Polish military deny damaging Babylon


Poland's Defence Ministry has denied charges that Polish troops in Iraq had damaged the site of ancient Babylon, one of the world's most famous archaeological treasures, while using it as a military base.

"Neither Polish troops, nor any other troops under Polish command, ever carried out any projects violating historical monuments or causing their devastation," Defence Ministry spokesman Colonel Piotr Pertek said on Sunday.

"Our soldiers never engaged in any efforts to strengthen the security of Camp Babylon without consulting Iraq's monument preservation authorities."

The statement followed a British Museum report alleging that US and Polish troops had caused "substantial damage" to the ancient city during their combined 21-month occupation of the site.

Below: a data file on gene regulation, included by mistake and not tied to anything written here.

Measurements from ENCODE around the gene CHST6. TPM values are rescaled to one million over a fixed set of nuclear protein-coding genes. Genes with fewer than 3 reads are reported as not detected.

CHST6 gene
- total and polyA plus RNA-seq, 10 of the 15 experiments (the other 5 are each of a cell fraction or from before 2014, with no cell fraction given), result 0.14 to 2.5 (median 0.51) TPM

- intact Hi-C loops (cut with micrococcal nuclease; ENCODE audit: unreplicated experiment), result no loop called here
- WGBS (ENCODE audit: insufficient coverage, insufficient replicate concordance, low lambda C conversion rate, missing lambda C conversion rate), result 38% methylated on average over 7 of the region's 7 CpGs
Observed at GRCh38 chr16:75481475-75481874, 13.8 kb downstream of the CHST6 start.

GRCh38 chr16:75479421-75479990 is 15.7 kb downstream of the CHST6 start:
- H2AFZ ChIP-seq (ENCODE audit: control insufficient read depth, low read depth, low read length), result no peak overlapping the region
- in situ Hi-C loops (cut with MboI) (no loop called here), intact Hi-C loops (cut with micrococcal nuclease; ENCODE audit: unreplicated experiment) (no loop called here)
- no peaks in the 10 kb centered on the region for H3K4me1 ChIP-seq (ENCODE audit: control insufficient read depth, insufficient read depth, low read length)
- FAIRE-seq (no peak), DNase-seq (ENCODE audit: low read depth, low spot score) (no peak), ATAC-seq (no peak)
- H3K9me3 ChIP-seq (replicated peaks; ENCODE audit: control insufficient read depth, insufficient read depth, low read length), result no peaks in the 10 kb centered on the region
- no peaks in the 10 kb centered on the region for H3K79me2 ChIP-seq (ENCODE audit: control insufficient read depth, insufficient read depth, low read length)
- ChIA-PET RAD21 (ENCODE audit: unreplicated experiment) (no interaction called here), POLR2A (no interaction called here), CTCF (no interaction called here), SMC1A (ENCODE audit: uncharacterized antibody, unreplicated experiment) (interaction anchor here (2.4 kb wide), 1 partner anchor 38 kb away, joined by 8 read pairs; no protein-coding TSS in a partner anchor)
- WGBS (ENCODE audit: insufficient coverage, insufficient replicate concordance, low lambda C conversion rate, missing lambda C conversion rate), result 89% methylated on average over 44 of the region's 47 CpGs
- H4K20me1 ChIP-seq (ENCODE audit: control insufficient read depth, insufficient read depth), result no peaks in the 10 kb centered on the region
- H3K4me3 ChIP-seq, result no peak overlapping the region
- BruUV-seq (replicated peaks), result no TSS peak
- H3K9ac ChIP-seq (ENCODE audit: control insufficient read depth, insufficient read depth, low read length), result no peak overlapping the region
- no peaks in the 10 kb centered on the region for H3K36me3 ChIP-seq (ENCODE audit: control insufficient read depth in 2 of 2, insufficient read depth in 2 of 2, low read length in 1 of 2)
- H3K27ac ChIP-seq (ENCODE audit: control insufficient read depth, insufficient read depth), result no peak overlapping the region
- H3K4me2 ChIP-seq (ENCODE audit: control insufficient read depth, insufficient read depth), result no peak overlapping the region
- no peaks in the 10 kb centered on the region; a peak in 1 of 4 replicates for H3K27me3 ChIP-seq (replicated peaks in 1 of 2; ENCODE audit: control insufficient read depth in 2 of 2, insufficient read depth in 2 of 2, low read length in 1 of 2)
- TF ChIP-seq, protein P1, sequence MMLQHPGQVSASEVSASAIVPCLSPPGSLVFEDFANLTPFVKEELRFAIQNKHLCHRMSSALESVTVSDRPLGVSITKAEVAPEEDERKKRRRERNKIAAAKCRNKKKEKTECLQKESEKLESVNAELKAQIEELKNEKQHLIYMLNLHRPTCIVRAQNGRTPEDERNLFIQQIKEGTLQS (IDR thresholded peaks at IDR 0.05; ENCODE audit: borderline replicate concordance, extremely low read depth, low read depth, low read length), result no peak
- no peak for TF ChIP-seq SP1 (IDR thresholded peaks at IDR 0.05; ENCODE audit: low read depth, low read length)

US military commanders set up a base in Babylon in April 2003, shortly after toppling Iraqi dictator Saddam Hussein, and handed it over to a 2,500-strong Polish military contingent five months later.

The Polish-led force occupied the base for about 16 months until handing it over to Iraqi authorities at the weekend.

The British Museum report said US and Polish military vehicles had crushed 2,600-year-old pavements in the city, a cradle of civilisation. Archaeological fragments had been used to fill sand bags, and people had apparently tried to gouge out the decorated bricks forming the famous dragons of the Ishtar Gate.